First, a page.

More Geographe farmers sowing the seeds for healthy waterways

Craig DuncanAugusta Margaret River Times
A record number of farmers attended workshops ran as part of Healthy Estuaries WA’s Soil Wise fertiliser management program.
Camera IconA record number of farmers attended workshops ran as part of Healthy Estuaries WA’s Soil Wise fertiliser management program. Credit: Department of Water and Environmental Regulation/RegionalHUB

WA’s iconic waterways sustain our cities, estuaries and even our oceans, so maintaining their health is a top priority for many across the State.

This year more farmers than ever before are taking part in Healthy Estuaries WA’s Soil Wise fertiliser management program to improve the health of WA’s many unique estuaries.

A record 257 farms are involved with Healthy Estuaries WA’s program, which is a $25 million State Government commitment aimed at improving and protecting the health of the Peel-Harvey Estuary, Leschenault Estuary, Vasse-Geographe waterways, Hardy Inlet, Wilson Inlet, Torbay Inlet and Oyster Harbour.

By running soil tests, farmers are able to have a better understanding of the needs of their farmland and use less fertilisers than usual.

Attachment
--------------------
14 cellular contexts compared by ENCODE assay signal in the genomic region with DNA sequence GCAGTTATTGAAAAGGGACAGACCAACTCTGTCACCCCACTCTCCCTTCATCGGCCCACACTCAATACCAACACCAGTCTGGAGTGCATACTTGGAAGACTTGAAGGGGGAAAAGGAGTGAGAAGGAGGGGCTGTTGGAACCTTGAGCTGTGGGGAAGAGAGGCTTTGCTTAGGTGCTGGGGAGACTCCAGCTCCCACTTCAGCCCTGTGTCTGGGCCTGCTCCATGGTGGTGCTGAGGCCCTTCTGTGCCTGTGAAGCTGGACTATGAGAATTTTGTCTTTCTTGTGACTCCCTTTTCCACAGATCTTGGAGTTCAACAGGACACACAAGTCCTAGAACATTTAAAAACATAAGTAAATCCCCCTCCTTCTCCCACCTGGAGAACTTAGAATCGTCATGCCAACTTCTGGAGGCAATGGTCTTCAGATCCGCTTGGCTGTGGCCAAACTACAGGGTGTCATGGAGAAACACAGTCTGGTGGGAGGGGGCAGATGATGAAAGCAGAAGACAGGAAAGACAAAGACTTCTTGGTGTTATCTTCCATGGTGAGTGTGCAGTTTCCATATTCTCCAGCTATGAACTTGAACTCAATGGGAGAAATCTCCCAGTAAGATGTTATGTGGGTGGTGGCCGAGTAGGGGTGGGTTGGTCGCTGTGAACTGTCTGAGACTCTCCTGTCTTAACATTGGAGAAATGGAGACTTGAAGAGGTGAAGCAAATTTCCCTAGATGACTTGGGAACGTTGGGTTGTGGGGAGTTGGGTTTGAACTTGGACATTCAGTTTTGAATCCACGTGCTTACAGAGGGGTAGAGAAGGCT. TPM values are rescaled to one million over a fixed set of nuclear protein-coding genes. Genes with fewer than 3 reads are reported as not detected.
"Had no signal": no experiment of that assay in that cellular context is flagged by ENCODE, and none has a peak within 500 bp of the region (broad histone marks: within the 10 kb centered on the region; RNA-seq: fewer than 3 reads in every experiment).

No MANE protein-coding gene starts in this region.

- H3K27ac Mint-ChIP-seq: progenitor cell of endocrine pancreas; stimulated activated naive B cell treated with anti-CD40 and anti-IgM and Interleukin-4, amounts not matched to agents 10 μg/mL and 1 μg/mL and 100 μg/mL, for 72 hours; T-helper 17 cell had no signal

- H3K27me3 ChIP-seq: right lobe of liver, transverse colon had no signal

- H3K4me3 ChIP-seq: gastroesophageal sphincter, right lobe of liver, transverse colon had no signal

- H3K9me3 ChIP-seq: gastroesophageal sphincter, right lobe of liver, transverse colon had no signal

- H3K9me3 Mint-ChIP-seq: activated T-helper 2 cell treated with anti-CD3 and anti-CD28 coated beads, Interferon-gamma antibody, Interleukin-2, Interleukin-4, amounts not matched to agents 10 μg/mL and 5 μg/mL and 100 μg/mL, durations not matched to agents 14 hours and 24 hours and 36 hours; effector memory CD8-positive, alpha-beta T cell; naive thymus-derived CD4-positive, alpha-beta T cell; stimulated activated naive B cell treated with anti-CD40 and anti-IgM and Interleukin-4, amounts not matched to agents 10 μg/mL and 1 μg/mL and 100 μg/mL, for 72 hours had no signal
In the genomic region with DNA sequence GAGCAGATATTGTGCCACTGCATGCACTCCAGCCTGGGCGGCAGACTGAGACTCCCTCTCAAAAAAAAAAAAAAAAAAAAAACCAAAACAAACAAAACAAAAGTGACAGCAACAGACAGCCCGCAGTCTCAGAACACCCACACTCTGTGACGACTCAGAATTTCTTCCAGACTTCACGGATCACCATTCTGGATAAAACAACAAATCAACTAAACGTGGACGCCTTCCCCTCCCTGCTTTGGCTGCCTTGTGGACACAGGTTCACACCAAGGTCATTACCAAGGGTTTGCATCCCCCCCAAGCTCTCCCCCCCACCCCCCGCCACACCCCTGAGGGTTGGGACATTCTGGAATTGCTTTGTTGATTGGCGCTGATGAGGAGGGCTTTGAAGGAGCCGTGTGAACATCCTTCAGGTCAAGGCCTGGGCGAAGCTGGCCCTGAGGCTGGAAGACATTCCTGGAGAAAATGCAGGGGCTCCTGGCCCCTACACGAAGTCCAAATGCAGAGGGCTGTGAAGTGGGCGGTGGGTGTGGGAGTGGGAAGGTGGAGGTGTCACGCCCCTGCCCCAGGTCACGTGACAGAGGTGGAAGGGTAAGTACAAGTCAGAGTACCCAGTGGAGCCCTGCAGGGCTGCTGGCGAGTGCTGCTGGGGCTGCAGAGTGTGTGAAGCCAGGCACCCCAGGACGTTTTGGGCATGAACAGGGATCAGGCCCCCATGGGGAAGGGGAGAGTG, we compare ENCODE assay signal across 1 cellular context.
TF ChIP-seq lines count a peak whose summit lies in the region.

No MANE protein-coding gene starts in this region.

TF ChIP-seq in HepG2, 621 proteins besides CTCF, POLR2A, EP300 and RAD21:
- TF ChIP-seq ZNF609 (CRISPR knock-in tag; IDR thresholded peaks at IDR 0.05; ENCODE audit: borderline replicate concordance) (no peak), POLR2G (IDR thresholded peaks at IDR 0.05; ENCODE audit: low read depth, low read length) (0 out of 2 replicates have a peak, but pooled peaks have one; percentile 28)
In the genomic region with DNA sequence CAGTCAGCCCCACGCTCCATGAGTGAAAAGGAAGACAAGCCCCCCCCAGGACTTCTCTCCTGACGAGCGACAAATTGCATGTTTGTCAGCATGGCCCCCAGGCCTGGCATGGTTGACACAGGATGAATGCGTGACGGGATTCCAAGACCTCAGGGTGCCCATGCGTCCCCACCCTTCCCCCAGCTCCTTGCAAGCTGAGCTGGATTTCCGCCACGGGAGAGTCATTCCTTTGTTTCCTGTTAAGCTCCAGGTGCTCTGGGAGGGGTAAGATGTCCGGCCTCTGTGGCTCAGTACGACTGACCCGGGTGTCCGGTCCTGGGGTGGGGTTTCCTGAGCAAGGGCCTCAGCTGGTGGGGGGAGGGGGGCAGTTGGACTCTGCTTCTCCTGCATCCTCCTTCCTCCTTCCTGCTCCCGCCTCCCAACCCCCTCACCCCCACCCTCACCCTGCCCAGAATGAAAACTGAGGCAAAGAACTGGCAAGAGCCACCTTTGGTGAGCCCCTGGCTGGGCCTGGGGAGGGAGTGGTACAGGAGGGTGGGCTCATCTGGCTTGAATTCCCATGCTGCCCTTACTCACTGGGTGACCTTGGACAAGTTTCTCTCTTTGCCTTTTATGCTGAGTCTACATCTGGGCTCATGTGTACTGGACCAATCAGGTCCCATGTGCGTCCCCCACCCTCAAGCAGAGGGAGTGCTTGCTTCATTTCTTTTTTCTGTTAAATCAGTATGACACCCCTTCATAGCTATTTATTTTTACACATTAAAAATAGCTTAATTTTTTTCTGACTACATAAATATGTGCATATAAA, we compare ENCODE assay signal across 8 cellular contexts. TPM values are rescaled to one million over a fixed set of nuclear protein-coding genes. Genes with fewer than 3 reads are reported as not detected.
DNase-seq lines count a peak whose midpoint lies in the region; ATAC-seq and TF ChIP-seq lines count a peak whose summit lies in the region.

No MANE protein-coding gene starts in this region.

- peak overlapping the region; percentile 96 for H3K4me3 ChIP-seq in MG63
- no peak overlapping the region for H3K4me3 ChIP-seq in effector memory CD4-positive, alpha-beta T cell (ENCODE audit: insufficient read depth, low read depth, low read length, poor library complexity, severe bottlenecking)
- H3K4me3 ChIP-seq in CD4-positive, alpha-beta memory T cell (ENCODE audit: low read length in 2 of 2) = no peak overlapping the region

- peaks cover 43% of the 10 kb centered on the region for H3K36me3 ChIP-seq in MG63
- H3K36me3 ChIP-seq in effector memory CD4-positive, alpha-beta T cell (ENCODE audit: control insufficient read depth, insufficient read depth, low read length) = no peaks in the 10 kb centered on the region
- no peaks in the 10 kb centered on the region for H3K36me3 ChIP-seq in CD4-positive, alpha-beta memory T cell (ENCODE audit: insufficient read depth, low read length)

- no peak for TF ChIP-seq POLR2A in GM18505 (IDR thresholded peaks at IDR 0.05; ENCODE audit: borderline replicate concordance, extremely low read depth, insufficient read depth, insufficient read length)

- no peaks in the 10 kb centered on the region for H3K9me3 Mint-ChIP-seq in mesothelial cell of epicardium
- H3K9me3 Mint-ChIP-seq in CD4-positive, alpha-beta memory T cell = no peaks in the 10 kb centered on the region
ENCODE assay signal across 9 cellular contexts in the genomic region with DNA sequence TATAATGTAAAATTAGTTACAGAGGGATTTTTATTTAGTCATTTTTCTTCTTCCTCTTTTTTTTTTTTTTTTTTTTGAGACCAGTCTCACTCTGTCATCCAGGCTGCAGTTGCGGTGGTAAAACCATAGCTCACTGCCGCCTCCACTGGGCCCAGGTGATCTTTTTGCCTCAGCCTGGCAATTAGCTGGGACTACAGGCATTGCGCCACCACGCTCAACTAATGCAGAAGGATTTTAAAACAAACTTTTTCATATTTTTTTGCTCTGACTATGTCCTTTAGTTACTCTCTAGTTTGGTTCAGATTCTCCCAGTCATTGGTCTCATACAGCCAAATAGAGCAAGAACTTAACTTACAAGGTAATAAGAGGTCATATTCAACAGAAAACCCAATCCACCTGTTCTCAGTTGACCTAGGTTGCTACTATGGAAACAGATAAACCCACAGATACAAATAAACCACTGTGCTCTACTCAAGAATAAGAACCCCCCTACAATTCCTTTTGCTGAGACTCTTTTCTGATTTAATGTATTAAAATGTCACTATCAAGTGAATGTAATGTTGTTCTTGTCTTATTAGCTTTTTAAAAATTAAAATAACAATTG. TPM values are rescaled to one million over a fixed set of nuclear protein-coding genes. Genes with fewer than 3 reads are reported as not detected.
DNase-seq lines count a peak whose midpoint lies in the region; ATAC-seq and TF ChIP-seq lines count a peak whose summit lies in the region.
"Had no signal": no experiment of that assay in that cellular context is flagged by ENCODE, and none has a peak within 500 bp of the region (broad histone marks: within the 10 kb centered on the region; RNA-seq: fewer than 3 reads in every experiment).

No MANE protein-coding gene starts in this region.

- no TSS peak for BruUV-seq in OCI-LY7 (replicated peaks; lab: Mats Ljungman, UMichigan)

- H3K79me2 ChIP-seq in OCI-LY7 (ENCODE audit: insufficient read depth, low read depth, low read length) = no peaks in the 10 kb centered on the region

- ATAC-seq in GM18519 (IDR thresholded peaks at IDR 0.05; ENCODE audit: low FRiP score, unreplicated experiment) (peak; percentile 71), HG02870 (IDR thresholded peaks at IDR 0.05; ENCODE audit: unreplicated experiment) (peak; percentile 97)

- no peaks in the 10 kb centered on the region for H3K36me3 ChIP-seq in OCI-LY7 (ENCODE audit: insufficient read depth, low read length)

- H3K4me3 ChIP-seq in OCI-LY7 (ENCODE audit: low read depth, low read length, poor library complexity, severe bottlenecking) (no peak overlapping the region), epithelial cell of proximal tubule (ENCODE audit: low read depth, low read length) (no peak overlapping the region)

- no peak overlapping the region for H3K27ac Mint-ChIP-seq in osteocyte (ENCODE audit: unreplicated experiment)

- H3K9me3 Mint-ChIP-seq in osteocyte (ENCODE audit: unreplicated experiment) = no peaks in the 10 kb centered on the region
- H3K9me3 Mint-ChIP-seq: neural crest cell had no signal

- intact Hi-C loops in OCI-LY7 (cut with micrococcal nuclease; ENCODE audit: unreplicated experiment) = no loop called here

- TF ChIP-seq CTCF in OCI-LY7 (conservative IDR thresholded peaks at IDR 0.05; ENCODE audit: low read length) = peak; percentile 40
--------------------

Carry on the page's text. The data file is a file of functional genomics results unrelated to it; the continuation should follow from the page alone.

Healthy Estuaries WA estimates farmers taking part in the program could save about $12,000 on phosphorus fertilising costs and across the entire program the amount of phosphorous applied to farms could be reduced by 668,000kg, saving a total of $3m.

GeoCatch co-ordinator Harriet Wyatt said the savings were substantial for farmers.

“One farmer opened his soil test results with his agronomist next to him,” she said.

“The agronomist saw how much excess phosphorus was in the soil and said to the farmer ‘you and I could go to America and back with the dollars you are going to be saving on fertiliser’.”

Beyond the savings, using less fertiliser is one of the key ways farmers can ensure water bodies can remain healthy.

When too much fertiliser is added to farmland, the excess is washed down the many rivers that feed estuaries and fuels algal growth.

A Department of Water and Environmental Regulation spokesperson said while algae was a natural part of an aquatic ecosystem, too much algae could kill fish and harm human health.

Ms Wyatt said the program was a win for farmers and waterways.

“By only applying the nutrients or fertiliser that the soil and plant actually requires, we can reduce excess nutrients entering our waterways and estuaries,” she said.

“Since 2009, over 40 per cent of the Geographe catchment has been soil tested, contributing to an estimated annual reduction of 3.5 tonnes of phosphorus entering Geographe Bay.”

Expressions of interest for the next round of the program will open in May and can be submitted at the Healthy Estuaries WA website.

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